sat 16/10/2021

Don Pasquale, Glyndebourne Tour review - winning comeback for a sturdy veteran | reviews, news & interviews

Don Pasquale, Glyndebourne Tour review - winning comeback for a sturdy veteran

Don Pasquale, Glyndebourne Tour review - winning comeback for a sturdy veteran

Sweet spots abound in Donizetti's much-loved sugar-daddy romp

No fool... Mariam Battistelli and Ricardo Seguel© Glyndebourne Productions Ltd Photos: Robbie Jack

If it ain’t broke… on tour and in the Glyndebourne summer festival, Mariame Clément's production of Don Pasquale has gratified audiences for a decade now. It surely will again in Paul Higgins's spirited revival. The show returns to the Sussex house at the start of this year’s tour with the leaves about to turn but the gardens still ablaze with late-season colour.

If Julia Hansen’s painterly 18th century designs offer an eye-delighting spread of pastoral prettiness, Donizetti’s piece itself ripostes with its tough-minded warning not to take appearances on trust, and to avoid confusions between blooming spring and wilting autumn. The titular dotard will be trapped into sham matrimony with Dr Malatesta’s “sister”: in fact, the disguised and merrily scheming Norina. Their hoax will compel Pasquale to permit her proper wedlock with her true beloved – his nephew Ernesto.

“The moral’s easy to find,” sings Mariam Battistelli’s super-minx Norina as the action ends: “Marriage in old age is for fools”. We chuckle, or hum, knowingly along as the irresistibly witty and melodic score helps to set the make-believe world to rights. But, out in what passes for offstage reality, well-heeled elderly patrons – even as ancient as 70-something Don Pasquale, with his madcap urge to take a wife – do seek younger companions. Sometimes they even find them. Remind me, what’s the Italian for “sugar daddy”?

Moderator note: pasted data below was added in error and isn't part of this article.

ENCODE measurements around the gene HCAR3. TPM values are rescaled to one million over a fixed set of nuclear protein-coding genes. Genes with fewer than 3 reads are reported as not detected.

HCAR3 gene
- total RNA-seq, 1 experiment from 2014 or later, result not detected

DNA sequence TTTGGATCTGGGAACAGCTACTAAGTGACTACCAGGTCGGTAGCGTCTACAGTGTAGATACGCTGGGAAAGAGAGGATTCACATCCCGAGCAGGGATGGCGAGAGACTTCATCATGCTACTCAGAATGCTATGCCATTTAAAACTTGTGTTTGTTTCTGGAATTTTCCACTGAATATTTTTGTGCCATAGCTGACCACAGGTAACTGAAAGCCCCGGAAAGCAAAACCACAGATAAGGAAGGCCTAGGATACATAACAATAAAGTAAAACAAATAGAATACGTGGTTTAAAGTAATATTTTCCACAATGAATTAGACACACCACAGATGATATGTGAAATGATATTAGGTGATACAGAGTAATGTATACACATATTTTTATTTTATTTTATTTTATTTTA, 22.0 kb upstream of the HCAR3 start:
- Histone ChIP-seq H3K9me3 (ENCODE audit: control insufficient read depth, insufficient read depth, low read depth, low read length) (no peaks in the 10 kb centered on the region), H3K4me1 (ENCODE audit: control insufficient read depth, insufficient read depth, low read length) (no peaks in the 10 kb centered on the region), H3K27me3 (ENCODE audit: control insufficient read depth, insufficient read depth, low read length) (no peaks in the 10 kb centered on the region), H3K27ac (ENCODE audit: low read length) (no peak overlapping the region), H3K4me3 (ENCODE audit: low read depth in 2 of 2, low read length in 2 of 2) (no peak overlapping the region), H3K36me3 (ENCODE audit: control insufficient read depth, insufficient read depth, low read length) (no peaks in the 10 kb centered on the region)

I know: looking for psychological realism in Italian opera buffa is like consulting Star Trek for a lesson on astrophysics or Disney’s Jungle Book for rainforest ecology. Yet cynical and mercenary truths do lie just below the commedia dell’arte surface, and in this piece the conniving Dr Malatesta understands them better than most. Russian baritone Konstantin Suchkov, especially in his early duets with the hapless Don whom he plots to dupe, has a deliberately abrasive edge to his delivery that reminds you that not all is honeyed sweetness, even in this most mellifluous of scores. Clément makes Malatesta a pretty nasty piece of work, with a mind as full of mischief as his name suggests. She also makes him the night’s big winner thanks to a last-gasp reveal which suggests that crime – or at least, conspiracy – does pay. If we can’t much warm to Suchkov, we can admire him – above all in the show-stopping patter numbers (such as a terrific “Cheti cheti immantinente”) along with the softer, warmer bass of Ricardo Sequel’s Pasquale. Don Pasquale, Glyndebourne Tour review If this Malatesta (pictured above, centre, with Mariam Battistelli, Tom Mole, seated, as the notary, and Ricardo Seguel) sometimes seems to have dropped in from opera's harsher verismo future, elsewhere the rococo costumes and designs conjure up a world of regulated intrigue and discreet naughtiness such as Fragonard or Watteau might have painted, as Hansen backdates Donizetti’s 1843 work by 70 years or so. Undergarments feature heavily (or rather, scantily), from Pasquale’s pyjamas as the old goat falls for the oldest marriage-plot trick in the book, to the culottes in which Norina swaps the moonstruck idiocy of romantic novels for the grown-up fun of deceit in the service of true love (if it really is that…). We glimpse a polite society en déshabillé, with its underlying motives shockingly on show. The revolving stage ensures swift and seamless movement between the three rooms – Pasquale’s, Norina’s and the ramshackle nephew Ernesto’s – where plots hatch and desires come to light.